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UNPA good for India and world

Suddenly, the United Nations Parliamentary Assembly no longer seems a dream, but possible - even inevitable

Fergus Watt, the executive director of the World Federalist Movement - Canada, recently emailed your editor a link to a guest editorial in the Times of India. He thought the editor of the Clearwater Times might be interested in what was being written in another Times newspaper.

The editorial had the head: The common man's voice. It had for a subhead: Creation of a global parliamentary assembly at the UN would be in India's interest. A person named Abhay K., who was described as an author and diplomat, wrote it.

Topic of the editorial was the creation of a directly elected United Nations Parliamentary Assembly - a topic that your editor has discussed several times in this space already.

Reading about it in an Indian newspaper, however, put a whole new perspective on the proposition.

Suddenly, the UNPA no longer seems a dream, but possible - even inevitable.

India is the second most populous nation on the planet. Soon it will be the most populous. Although there are various proposals to weight voting so the nations with the most people wouldn't have too much control of the assembly, representation would be roughly based on population. The editorial writer pointed out that this would mean that Indian representatives would have great influence in shaping world events.

The writer contrasted this with the present situation in the U.N. General Assembly, where nations such as Samoa and Tuvalu, with populations of only a few thousand, have the same single vote as India, which has about 1.2 billion people.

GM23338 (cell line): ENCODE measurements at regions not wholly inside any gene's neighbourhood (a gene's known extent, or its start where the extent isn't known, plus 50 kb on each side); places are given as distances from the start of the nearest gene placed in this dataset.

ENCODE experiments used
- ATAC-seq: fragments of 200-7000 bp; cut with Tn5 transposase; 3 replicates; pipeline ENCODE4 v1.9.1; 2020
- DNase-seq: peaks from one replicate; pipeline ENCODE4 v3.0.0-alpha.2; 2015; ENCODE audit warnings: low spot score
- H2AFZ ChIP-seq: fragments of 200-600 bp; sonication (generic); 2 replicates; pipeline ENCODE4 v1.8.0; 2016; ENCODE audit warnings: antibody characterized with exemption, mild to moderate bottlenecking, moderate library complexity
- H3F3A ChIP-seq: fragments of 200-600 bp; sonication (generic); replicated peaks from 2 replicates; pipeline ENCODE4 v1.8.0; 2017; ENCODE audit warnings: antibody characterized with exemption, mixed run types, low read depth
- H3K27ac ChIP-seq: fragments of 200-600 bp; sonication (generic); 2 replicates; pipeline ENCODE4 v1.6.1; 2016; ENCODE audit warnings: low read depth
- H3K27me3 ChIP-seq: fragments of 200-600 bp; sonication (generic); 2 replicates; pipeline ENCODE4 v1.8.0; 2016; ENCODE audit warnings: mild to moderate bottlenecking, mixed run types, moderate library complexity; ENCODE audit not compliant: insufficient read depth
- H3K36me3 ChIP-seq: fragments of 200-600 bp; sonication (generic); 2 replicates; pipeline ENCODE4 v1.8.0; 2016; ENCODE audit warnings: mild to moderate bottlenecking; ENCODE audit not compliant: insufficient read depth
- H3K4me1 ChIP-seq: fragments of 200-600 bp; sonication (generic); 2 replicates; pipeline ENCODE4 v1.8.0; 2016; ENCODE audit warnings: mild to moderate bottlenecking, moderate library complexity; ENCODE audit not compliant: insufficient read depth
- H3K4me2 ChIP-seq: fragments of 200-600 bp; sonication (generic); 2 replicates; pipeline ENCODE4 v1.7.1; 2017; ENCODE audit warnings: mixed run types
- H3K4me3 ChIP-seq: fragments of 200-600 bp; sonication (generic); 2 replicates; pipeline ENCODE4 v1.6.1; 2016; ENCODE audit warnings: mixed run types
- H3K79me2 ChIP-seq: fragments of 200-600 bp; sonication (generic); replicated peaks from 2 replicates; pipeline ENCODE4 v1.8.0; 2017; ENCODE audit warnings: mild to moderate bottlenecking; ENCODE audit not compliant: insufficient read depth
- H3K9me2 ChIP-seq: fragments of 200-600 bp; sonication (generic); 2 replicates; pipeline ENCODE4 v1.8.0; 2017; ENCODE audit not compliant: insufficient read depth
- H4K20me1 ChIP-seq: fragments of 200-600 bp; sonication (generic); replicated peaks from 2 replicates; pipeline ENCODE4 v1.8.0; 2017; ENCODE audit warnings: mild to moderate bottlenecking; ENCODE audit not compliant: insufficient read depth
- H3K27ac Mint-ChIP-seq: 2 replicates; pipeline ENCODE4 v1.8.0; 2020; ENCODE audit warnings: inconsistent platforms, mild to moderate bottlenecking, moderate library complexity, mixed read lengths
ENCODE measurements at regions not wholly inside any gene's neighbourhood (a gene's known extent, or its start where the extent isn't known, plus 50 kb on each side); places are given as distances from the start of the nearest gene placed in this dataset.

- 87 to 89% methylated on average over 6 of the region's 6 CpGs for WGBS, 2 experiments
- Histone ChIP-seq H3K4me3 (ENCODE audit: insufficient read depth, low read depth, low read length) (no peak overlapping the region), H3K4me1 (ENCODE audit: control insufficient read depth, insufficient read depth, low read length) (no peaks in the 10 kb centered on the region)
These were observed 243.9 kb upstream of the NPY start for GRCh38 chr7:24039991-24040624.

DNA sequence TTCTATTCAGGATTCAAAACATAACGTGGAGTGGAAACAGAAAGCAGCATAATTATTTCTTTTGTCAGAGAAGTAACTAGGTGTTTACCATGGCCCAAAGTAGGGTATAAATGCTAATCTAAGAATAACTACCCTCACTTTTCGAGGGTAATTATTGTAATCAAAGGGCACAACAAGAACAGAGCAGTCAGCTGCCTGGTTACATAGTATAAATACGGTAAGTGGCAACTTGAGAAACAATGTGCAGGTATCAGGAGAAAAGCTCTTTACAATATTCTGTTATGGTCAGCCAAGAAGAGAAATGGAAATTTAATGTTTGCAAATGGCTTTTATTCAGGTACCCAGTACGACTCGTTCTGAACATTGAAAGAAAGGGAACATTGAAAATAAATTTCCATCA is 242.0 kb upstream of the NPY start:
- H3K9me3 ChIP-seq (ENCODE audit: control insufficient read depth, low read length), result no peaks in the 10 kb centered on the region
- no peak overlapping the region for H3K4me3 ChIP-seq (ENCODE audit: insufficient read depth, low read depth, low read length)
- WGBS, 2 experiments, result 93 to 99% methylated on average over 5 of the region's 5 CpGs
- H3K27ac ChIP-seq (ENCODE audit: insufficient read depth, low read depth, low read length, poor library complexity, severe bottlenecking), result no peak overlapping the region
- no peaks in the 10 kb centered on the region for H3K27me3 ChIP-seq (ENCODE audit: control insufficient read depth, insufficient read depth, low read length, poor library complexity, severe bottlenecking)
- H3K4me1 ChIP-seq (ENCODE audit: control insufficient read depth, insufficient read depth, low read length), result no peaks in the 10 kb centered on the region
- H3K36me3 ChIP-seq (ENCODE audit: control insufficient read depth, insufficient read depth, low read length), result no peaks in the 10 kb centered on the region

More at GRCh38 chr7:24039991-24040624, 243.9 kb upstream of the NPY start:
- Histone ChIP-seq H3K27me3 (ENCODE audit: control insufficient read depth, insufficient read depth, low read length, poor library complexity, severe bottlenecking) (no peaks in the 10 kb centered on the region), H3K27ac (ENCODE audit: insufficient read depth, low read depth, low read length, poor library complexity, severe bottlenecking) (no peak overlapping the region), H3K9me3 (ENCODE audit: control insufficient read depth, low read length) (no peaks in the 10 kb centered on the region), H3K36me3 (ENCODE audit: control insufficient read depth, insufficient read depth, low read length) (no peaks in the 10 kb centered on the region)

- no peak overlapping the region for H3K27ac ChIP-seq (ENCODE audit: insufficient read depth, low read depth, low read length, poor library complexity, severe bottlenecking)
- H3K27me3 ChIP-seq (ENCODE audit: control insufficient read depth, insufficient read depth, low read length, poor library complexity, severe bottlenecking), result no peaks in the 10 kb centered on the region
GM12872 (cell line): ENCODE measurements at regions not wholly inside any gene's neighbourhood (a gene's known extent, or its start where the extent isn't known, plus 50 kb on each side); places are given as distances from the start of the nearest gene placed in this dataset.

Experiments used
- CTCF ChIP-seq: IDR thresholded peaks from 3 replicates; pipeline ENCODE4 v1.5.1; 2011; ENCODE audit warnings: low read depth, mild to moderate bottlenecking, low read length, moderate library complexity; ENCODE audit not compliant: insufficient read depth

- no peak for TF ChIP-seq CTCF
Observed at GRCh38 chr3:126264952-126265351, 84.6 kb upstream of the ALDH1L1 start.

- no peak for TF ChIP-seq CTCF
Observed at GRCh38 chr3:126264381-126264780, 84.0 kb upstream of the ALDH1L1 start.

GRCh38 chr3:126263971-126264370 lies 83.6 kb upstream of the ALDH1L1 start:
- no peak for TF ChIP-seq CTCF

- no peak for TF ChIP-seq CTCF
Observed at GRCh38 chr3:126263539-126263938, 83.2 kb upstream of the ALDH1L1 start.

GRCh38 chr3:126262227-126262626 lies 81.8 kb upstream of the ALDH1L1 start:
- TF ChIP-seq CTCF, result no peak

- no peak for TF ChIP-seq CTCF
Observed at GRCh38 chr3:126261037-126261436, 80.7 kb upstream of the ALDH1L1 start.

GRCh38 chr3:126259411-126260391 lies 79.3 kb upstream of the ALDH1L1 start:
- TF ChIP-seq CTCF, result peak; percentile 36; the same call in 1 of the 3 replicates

Creating a directly elected parliamentary assembly at the U.N. would not only be good for India, but for the world as a whole, the letter writer points out. It truly would be the common man's voice.

The proposal is the UNPA would start out as an advisory body to the General Assembly. Its members would be appointed by their national parliaments, or by regional parliaments such as the European Union's.

Over time its members would become directly elected by the people of the world, giving it more legitimacy. As it became more legitimate, it would gain more power and authority.

This is roughly the route followed by the European Parliament in its development and there is every reason to believe the UNPA would do the same.

Further information about the campaign to create a UNPA is available at

The Times of India editorial can be read at